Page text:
The “Lost Years” of automotive production is a period generally recognized to be between about 1974 and 1985. That is when the music died in high performance automobiles worldwide. I was unfortunate to be very present for this, and in a place that it was most painfully felt, I grew up in SE Michigan (much closer to Eminem’s home than Henry Ford’s) where I started driving legally in 1971.
The fall of high performance cars was a sad thing to watch. There were some exceptions of course but for the most part cars were just plain and simply engineered quickly/badly/and extremely expensively in hopes only just to make them function. High performance was nearly nonexistent. Not that everyone didn’t try to do better, but it was a monster job getting that era of technology to meet the numbers. The Domestic automakers were crippled with stiff, albeit long overdue EPA regulation and safety standard requirements. The European and Japanese makers simply just withheld many models that they felt wouldn’t sell enough in the US to warrant the extensive separate for the US engineering and development work. But let’s be clear here, everyone from all parts of the globe had big problems making cars run correctly to those specs. In fact several companies quit Exporting cars here all together and haven’t yet returned.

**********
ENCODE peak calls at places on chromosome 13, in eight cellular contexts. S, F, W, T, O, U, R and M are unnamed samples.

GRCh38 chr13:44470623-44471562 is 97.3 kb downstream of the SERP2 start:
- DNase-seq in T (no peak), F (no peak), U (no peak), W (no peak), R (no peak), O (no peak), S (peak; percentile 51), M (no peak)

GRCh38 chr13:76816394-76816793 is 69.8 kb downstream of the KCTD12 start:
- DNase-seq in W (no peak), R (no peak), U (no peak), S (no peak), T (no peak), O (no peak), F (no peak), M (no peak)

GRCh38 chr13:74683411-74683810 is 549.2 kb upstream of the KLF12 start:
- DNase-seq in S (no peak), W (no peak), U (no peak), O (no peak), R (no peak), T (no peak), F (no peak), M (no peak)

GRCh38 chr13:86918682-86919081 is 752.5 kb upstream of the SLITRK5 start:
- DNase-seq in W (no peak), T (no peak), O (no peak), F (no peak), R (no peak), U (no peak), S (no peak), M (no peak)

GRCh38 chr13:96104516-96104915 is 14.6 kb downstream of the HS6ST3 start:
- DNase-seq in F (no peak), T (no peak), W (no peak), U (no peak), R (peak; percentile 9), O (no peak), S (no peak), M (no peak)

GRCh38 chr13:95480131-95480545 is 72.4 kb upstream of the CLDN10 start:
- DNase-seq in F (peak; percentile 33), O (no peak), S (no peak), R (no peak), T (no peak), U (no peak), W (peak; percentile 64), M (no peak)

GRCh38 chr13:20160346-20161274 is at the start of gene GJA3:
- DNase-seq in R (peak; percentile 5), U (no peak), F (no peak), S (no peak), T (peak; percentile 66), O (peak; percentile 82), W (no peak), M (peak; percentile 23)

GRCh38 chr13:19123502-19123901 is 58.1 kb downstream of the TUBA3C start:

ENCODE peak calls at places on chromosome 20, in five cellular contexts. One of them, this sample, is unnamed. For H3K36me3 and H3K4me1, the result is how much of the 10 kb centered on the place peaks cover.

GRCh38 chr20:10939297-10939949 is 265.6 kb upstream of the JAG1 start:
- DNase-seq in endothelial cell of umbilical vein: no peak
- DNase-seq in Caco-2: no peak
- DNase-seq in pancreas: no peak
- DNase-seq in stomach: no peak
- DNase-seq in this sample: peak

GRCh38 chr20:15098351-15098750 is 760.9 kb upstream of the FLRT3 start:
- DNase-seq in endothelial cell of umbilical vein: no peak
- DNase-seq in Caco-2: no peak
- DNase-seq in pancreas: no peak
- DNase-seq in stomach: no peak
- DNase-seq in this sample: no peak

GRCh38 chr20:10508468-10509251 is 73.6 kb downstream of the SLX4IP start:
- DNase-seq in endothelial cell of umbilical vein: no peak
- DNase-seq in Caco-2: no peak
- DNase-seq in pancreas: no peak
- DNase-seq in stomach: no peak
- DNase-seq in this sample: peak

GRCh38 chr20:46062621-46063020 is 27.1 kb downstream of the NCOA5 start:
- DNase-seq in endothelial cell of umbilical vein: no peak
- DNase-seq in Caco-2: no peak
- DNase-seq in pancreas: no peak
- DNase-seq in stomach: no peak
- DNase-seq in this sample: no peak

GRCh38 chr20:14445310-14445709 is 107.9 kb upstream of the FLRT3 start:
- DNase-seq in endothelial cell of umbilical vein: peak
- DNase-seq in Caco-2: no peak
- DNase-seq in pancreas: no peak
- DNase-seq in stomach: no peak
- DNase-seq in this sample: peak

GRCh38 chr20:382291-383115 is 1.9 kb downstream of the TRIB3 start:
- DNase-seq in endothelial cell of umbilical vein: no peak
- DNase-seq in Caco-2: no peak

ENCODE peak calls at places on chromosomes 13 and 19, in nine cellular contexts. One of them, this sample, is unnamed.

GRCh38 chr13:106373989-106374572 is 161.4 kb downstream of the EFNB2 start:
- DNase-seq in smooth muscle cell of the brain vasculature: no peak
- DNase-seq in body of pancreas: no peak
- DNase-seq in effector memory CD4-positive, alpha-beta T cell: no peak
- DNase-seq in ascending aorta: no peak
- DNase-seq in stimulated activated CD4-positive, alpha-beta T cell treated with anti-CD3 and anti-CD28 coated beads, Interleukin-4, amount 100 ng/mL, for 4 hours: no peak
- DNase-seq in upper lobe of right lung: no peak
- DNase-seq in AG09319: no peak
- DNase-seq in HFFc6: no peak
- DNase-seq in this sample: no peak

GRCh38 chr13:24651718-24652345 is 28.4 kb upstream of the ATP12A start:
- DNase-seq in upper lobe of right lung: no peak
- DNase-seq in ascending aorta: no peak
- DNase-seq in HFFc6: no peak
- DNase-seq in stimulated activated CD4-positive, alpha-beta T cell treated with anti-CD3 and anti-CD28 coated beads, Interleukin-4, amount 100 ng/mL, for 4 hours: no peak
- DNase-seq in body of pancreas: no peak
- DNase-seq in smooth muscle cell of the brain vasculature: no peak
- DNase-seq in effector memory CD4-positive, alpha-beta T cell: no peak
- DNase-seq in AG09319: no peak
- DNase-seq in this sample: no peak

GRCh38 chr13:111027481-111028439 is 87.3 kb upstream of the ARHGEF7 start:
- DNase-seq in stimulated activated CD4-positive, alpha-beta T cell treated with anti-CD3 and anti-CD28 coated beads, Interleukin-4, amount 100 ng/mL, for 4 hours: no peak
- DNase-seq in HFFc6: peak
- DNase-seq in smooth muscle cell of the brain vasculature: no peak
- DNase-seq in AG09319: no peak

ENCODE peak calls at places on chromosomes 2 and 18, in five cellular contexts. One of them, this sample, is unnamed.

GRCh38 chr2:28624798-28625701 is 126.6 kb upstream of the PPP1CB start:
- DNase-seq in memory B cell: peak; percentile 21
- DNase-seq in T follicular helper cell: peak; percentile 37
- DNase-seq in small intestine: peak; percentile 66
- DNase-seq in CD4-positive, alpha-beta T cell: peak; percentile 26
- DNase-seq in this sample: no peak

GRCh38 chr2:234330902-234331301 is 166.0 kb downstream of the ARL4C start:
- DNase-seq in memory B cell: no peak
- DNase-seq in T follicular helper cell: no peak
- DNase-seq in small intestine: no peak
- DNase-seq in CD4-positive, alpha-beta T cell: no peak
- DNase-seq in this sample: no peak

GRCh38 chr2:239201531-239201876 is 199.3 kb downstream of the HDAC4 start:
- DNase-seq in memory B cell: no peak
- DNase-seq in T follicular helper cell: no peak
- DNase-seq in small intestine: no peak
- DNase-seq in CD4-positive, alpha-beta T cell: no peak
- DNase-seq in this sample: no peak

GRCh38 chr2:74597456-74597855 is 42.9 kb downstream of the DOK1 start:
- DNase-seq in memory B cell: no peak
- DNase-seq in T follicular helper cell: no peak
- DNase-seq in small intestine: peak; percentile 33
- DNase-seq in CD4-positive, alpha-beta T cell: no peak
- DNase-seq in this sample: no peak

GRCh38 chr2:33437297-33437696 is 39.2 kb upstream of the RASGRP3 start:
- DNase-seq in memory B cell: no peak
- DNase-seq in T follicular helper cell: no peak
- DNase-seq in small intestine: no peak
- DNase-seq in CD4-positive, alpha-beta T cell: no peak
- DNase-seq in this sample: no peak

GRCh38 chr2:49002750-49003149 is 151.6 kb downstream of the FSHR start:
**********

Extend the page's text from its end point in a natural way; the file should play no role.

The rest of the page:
The Lost Years cars have arrived here again, though. I’m of course referring to the fact that many of the cars from that era are starting to become seriously collectable. I suppose it is only natural that as people age into their 40’s that they start looking for cars of their youth and this starts to drive the market a bit. In addition we see cars that were the later low horsepower low performance versions of their predecessors like Mustangs, Firebirds, Corvettes, etc. that are seeing some interest. My god, even the horrible Bricklin and DeLorean have followers now. In the European car market, of which we follow closely has seen a strong market of that era in, Ferrari, Porsche, and even Mercedes. But the interesting trend I see that is strange to me is how things have changed a bit in what we will accept as authentic.
First of all complete 100% correct restorations are just fine as always. But in this era of cars it seems much more acceptable to update or backdate the power-trains to a level that offers better performance and reliability. You see this most notably in 1974+ Porsche 911 as they had a particularly bad engines in terms of reliability in that era for the US. I personally think that is great, especially if the original parts are accounted for or in tact separately. The other phenomena I see is that the so called “black market” cars once totally forbidden as ever being collectable are becoming much more acceptable, if they meet other criteria like, being from this era, and they are also popular as collectables in the US versions. Lastly it seems okay to re-bumper some of these models to make them more attractive. Yes, in a sort of “this style sucks, so off with it’s bumpers” re-creation style seems to allow some fairly major changes. And yes, for sure, buggy bumpers were/are a bummer man!
So, here are a few examples below that may be interesting for us to watch and a car for every price range.